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Seven Days to Live 

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4 Wednesday

stage

Although Blue Man Group has been toiling away since the late '80s, it has only truly arrived with the advent of the 2014 BuzzFeed quiz querying which member you are. (Though commenter Mark D. Fairchild asked the real question: "Did I really just take this quiz?" I kid.) The ubiquitous turquoise trio has made a dynasty out of non-verbal performances with splash zones, music to warrant an extensive discography, and a "blissful party atmosphere." Plus, all the endorsements one could want from a certain never-nude who you know would have taken the quiz above very seriously. Catch tonight's 7:30 show at the Pikes Peak Center (190 S. Cascade Ave., pikespeakcenter.com). Tickets run $37.50 to $60 plus fees. — Edie Adelstein

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5 Thursday

lecture

"I served in the U.S. Army during Vietnam, an experience that made me realize the folly and horror of war. Uncle Sam turned me into a peace activist." That's how author, educator, activist and peace scholar David Cortright introduces you to his blog at davidcortright.net. He's the director of policy studies at the Kroc Institute and chairman of the board of the Fourth Freedom Forum at Notre Dame University, and he'll be speaking tonight at CC. His topic: "Cooperative Nonmilitary Responses to ISIS and Global Terrorist Threats." It's free, and it starts at 7 at Slocum Commons, 130 E. Cache la Poudre St. — Mary Jo Meade

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6 Friday

music

Lately, you can't read anything about Cheyenne Jackson without coming across the following litany: The 30 Rock actor got divorced; got help for his alcoholism; got some, as shown in a 52-second video of him, as queerty.com puts it, "yanking his chain"; and got married again last September. Now the velvet-voiced Broadway heartthrob comes to the Pikes Peak Center (190 S. Cascade Ave., csphilharmonic.org) for Cheyenne Jackson: American Songbook, a performance with the Colorado Springs Philharmonic. At 8 tonight, Thomas Wilson will conduct the orchestra while Jackson sings. Tickets run from $21 to $63, and yes, now we've mentioned his history, too. — Bryce Crawford

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7 Saturday

celebrate

" ... I am loyal and just and in others I trust/I am the sheep." So reads one Chinese horoscope for 2015, the year of the sheep, which technically begins Feb. 19. Thousands of years of tradition inform many positive prognostications for this year, including a predominant energy of harmony. So follow the pack to the City Auditorium (221 E. Kiowa St., cscci.org) for the Colorado Springs Chinese New Year Festival from 10 a.m. to 4 p.m. today, where for $5 to $6, you'll enjoy Asian entertainment and food, a market and much more. Just remember: You are not the walrus, you are the sheep. — Matthew Schniper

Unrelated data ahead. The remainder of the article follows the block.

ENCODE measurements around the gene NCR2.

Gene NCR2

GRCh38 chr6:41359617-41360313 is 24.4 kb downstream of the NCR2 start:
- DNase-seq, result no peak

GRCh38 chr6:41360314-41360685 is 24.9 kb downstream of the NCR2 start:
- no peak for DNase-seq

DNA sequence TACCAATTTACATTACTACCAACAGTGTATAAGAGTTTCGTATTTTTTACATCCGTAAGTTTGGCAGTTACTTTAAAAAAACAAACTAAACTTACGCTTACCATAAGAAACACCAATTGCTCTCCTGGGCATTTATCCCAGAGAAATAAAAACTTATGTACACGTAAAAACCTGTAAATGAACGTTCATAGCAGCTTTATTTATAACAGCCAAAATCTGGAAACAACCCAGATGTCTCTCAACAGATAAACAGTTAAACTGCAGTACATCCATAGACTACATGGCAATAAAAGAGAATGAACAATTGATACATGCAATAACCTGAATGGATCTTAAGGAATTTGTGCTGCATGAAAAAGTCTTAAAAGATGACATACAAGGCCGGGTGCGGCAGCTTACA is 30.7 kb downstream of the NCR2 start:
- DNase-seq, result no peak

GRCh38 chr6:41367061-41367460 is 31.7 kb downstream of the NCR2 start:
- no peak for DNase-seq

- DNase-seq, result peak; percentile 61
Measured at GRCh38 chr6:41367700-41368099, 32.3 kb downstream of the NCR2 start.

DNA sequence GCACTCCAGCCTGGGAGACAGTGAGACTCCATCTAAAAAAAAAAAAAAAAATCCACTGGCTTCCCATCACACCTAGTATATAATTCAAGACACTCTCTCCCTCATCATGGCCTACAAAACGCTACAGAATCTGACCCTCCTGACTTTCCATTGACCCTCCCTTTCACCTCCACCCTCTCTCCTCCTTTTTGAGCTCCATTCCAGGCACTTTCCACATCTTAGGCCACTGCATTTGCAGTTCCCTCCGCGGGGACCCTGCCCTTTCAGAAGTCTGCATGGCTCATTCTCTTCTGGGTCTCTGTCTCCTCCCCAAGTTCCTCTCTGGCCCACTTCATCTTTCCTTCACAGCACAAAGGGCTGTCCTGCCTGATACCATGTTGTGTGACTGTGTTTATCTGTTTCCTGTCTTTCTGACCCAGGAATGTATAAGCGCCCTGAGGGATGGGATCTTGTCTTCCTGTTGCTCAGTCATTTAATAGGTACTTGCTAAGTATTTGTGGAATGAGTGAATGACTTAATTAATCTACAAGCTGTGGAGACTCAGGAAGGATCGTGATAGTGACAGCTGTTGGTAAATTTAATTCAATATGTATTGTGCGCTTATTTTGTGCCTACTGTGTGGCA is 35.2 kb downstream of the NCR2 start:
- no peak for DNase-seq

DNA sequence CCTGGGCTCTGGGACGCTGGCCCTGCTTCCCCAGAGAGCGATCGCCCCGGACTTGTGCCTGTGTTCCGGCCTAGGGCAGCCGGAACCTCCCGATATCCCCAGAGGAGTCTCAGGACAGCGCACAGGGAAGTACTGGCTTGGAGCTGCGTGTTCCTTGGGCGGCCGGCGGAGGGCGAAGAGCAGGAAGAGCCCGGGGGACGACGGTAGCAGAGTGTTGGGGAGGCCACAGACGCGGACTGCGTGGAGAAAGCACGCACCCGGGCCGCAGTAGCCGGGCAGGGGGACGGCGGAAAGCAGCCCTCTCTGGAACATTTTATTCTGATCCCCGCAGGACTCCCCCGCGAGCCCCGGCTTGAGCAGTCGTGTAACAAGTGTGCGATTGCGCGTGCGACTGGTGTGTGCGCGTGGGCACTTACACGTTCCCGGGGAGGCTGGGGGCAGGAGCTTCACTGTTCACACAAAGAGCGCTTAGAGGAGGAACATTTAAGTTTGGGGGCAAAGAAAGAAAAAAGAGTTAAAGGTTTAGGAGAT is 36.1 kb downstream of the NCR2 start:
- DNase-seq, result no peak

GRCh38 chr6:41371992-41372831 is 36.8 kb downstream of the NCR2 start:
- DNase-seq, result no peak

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8 Sunday

music

Not only does Immanuel Lutheran Church boast Colorado's largest theater pipe organ, it also has the wisdom to stake a claim to the catchy phrase, "Pizza & Pipes Party." Leave your baggies at home and instead just bring a freewill donation to the church (846 E. Pikes Peak Ave., ilc-cos.org) to enjoy "good-times melodies" on the organ, plus short silent movies and pizza, popcorn and soda, all meant to celebrate Valentine's and Presidents' days. Denver organist Jim Calm — that's a name well-suited for virtually any kind of piping activity — will start playing at 3. — Kirk Woundy

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9 Monday

art

It's no secret that Colorado used to be part of New Spain. We exist on a cultural thread that goes from southern Canada to Colombia to old Spain. Want proof? Just ask noted santero Charles Carillo tonight at the Denver Museum of Nature & Science (2001 Colorado Blvd., Denver, tinyurl.com/qd36hyk). He and DMNS anthropology curator Chip Colwell are giving a tour and in-depth conversation on the museum's Spanish traditional art collection. The event is at 6:30 and costs $20 for members, $25 for non-members. For bonus points, ask about how La Christa Negra ties Esquipulas, Guatemala, to Chimayó, New Mexico. — Griffin Swartzell

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10 Tuesday

lecture

The 2008 Louder Than a Bomb youth poetry slam competition in Chicago featured one Nate Marshall, who had returned for his sixth and final performance there. Among other participants, Marshall was filmed in the months leading up to the event, and the resulting 2011 documentary Louder Than a Bomb won numerous awards and earned a rare 100 percent rating on Rotten Tomatoes. Since then, Marshall has graduated from Vanderbilt, penned a chapbook, and made a living writing poetry, rapping and educating. This is a guy who incorporates a well-placed "villanelle" mention into his rhymes, along with "my ego is Langston Huge." Hear his free talk at 7 tonight as part of Colorado College's Visiting Writers Series at the Gates Common Room (1025 N. Cascade Ave., coloradocollege.edu). — Edie Adelstein

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